This is the London the world isn’t meant to see. Families on housing benefit in the capital are being forced out of their homes, some of them out of the city entirely, to places where they have no connections whatsoever. Others are dependent on food parcels to feed themselves. Unemployed young people are forced to work without pay for corporations with turnovers running into billions just to retain their benefits. Cheek-by-jowl with child poverty, unemployment and homelessness sits the extreme affluence of city traders and mega-rich Russian oligarchs. And let’s not forget the Square Mile, international home of corrupt banking and the ‘wild west’ of deregulated financial services.
Of course, Britain is far from alone in experiencing the brutal effects of austerity. If things are bad here, how much worse is it for the Greek people, many of whom can’t even get vital medicines on prescription, while fascists openly threaten violence to immigrant communities? Despite the election of the conservative New Democracy party, the rise of Syriza shows that it is possible to build popular support for an alternative to austerity through active community organising and practical solidarity initiatives. It means challenging assumptions and self-consciously seeking to empower and involve groups who lie beyond the reach of traditional structures of workplace representation, just as the Unite union is tentatively attempting in the UK. As the example of disability activism shows, what at first sight might seem like barriers to effective action can in fact provide the stimuli for creative and innovative forms of resistance.
Andrew Dolan on how the left must match the anti-establishment rhetoric of the right, but with a different politics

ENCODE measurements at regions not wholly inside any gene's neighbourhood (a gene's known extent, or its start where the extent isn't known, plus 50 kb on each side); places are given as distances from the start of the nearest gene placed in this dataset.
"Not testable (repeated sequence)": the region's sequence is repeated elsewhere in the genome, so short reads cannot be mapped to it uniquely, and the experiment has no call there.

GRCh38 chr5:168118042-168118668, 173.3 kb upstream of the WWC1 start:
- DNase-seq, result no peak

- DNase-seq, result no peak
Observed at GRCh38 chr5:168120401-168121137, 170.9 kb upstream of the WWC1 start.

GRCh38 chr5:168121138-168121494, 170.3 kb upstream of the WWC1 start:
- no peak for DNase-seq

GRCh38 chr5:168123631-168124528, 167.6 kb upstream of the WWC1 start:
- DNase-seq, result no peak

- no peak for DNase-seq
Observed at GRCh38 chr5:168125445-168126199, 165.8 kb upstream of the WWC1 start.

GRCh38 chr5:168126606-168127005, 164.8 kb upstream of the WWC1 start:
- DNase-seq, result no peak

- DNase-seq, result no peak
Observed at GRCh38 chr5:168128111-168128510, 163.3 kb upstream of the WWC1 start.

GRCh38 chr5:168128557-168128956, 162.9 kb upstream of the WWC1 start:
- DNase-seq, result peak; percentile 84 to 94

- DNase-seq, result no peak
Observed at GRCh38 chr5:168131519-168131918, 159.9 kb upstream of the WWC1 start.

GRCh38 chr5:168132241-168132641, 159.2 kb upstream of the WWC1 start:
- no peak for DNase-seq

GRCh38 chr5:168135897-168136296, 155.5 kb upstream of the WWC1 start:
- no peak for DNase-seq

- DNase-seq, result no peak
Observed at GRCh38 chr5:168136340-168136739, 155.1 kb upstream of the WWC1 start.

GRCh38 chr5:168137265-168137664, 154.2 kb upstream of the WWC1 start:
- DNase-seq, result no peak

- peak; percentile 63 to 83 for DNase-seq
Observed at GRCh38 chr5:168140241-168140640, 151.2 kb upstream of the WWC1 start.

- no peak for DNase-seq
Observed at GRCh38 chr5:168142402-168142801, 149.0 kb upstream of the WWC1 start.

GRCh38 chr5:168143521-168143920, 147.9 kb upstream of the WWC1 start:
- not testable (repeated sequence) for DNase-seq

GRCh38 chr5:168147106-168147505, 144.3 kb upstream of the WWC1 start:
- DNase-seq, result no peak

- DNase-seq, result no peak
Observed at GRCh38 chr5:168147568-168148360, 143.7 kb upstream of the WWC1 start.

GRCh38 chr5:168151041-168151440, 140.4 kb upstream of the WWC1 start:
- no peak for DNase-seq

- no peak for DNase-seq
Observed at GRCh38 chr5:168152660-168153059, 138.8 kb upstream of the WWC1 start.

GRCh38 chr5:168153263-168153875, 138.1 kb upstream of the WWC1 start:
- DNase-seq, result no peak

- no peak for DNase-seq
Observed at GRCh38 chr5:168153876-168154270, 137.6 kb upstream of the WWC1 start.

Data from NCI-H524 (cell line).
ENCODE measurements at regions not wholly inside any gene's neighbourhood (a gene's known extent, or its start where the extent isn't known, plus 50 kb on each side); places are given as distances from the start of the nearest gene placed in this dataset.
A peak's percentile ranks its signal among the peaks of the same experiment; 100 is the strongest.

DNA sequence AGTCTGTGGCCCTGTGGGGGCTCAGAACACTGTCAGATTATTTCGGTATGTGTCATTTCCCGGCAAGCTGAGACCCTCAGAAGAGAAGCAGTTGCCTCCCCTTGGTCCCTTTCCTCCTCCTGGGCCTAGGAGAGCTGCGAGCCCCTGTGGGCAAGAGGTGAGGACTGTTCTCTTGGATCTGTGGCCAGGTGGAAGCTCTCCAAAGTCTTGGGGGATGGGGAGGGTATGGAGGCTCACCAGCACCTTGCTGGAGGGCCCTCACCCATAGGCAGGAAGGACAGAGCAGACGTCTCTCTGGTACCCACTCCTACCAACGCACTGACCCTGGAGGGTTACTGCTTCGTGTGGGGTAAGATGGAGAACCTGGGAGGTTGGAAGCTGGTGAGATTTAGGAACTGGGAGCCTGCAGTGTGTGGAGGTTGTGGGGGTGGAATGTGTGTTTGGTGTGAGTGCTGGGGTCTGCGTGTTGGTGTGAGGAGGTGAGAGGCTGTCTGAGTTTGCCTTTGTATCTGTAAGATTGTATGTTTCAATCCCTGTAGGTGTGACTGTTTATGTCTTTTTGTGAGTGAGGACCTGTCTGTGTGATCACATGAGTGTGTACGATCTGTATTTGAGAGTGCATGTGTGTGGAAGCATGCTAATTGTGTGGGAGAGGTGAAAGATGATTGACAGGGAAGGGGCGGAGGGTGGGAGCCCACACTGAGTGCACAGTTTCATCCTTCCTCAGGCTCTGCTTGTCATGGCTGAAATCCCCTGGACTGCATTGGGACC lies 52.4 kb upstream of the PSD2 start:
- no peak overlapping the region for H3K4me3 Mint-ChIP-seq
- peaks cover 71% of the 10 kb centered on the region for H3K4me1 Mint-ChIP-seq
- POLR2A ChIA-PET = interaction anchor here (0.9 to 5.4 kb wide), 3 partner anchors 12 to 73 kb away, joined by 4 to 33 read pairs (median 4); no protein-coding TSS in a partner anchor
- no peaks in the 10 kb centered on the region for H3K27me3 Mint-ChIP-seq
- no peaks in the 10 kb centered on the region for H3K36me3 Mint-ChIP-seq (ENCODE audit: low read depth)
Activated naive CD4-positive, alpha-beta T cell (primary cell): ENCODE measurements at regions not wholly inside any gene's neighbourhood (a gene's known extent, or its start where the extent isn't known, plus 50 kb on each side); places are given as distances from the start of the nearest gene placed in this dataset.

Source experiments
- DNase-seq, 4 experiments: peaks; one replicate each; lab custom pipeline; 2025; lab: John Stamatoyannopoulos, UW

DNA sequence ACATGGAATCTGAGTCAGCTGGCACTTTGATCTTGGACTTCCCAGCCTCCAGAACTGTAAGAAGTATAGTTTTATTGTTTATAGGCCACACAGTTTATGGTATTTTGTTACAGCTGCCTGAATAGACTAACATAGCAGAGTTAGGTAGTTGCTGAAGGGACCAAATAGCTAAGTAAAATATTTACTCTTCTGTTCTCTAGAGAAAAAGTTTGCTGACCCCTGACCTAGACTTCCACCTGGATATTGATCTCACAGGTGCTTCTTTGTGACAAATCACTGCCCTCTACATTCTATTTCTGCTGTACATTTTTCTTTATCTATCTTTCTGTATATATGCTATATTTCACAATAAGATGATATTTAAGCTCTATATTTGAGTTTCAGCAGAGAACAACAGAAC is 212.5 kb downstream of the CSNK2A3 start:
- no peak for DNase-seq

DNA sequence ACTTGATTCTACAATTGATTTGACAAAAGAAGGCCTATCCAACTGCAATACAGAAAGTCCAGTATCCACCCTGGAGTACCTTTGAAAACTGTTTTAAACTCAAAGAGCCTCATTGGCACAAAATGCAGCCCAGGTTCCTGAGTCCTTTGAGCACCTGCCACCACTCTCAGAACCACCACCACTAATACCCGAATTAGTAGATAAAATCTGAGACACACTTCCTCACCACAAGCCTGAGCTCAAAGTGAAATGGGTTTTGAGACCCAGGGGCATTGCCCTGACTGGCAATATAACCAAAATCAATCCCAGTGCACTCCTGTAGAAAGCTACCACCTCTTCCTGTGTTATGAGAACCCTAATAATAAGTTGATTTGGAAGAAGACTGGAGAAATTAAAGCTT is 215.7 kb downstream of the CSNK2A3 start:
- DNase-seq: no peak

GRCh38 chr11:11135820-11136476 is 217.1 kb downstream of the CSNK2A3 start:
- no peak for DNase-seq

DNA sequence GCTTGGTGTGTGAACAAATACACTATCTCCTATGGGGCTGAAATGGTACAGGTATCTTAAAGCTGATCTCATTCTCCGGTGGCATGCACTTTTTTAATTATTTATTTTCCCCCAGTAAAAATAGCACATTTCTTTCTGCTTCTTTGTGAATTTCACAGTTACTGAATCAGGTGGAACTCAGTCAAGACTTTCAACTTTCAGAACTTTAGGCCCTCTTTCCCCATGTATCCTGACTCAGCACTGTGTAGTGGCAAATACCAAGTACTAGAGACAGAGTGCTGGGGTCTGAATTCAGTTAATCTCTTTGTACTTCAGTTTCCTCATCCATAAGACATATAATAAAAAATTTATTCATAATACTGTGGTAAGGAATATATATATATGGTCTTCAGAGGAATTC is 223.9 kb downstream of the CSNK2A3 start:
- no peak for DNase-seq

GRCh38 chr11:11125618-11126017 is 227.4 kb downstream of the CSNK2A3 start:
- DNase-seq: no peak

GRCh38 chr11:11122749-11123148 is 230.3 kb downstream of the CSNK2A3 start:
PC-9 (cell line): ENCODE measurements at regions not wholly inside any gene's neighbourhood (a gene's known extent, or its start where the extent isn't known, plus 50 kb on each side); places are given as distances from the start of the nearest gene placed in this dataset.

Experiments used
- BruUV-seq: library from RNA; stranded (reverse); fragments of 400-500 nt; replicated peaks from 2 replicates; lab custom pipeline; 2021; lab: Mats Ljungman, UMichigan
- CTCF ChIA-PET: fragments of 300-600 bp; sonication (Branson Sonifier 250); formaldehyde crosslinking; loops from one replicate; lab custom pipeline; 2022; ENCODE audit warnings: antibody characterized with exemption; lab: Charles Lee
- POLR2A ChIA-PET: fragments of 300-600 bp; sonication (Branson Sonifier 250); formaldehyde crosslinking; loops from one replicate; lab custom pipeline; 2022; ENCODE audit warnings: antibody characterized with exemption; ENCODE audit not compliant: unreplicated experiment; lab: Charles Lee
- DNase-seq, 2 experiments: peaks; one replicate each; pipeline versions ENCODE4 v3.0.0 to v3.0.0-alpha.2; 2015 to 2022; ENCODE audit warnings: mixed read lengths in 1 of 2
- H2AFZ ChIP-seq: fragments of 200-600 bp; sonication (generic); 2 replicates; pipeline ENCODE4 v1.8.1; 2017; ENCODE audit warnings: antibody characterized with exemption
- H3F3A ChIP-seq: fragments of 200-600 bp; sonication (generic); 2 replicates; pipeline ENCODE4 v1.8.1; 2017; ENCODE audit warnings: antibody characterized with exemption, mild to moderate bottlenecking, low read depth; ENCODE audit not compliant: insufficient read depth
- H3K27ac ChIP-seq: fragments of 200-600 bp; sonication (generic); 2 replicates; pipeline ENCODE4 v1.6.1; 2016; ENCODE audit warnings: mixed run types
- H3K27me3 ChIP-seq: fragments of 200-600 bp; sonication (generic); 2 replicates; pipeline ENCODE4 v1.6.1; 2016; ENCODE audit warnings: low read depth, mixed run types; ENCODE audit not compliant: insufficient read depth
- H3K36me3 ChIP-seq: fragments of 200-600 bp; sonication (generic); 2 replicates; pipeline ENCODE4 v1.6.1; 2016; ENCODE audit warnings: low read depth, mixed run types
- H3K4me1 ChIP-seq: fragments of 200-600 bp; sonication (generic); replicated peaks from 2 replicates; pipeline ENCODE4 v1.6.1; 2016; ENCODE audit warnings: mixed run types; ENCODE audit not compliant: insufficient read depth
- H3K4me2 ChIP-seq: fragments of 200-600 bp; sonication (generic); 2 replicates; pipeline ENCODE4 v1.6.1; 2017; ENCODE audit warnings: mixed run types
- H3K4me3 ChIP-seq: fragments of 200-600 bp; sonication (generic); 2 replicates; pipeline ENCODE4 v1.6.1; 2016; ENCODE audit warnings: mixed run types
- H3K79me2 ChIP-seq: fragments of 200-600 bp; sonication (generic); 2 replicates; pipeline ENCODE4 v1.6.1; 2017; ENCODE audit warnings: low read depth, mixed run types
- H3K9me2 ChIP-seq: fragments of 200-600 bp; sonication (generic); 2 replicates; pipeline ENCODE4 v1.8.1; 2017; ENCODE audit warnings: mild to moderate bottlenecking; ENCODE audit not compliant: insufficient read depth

In the first of a series of interviews with migrants' rights and racial justice activists from the US, Marienna Pope-Weidemann speaks to Peter Pedemonti, co-founder and director of the New Sanctuary Movement in Philadelphia
Yasmin Gunaratnam reflects on John Berger’s gut solidarity with the stranger
Charlie Clarke and Heather Mendick discuss how to work through the tensions within Momentum
In 1972 David Widgery wrote about the bitter intensity of love in capitalism
Emma Snaith speaks with directors Emer Mary Morris and Nina Scott about the power of theatre to encourage community resistance to estate demolitions.
Photos from The World Transformed festival in Liverpool, by David Walters
A short story by Kirsten Irving
Nadhira Halim and Andy Edwards report on the range of creative responses to the housing crisis that are providing secure, affordable housing across the UK
As man-made global warming gets closer to the tipping point, Andrew Simms finds reasons to be positive about averting catastrophic climate change
Greenwald speaks Trump, War on Terror, and citizen activism
Glenn Greenwald was interviewed by Amandla Thomas-Johnson over the phone from Brazil. Here is what he had to say on the War on Terror, Trump, and the 'special relationship'
Report from the second Citizen’s Assembly of Podemos
Sol Trumbo Vila says the mandate from the Podemos Assembly is to go forwards in unity and with humility
Protect our public lands
Last summer Indigenous people travelled thousands of miles around the USA to tell their stories and build a movement. Julie Maldonado reports
From the frontlines
Red Pepper’s new race editor, Ashish Ghadiali, introduces a new space for black and minority progressive voices
How can we make the left sexy?
Jenny Nelson reports on a session at The World Transformed
In pictures: designing for change